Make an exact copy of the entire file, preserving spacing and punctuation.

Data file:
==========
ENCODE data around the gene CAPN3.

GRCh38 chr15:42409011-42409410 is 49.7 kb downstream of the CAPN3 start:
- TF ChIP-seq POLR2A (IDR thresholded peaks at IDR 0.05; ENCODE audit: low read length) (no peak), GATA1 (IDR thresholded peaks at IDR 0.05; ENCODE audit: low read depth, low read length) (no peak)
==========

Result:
ENCODE data around the gene CAPN3.

GRCh38 chr15:42409011-42409410 is 49.7 kb downstream of the CAPN3 start:
- TF ChIP-seq POLR2A (IDR thresholded peaks at IDR 0.05; ENCODE audit: low read length) (no peak), GATA1 (IDR thresholded peaks at IDR 0.05; ENCODE audit: low read depth, low read length) (no peak)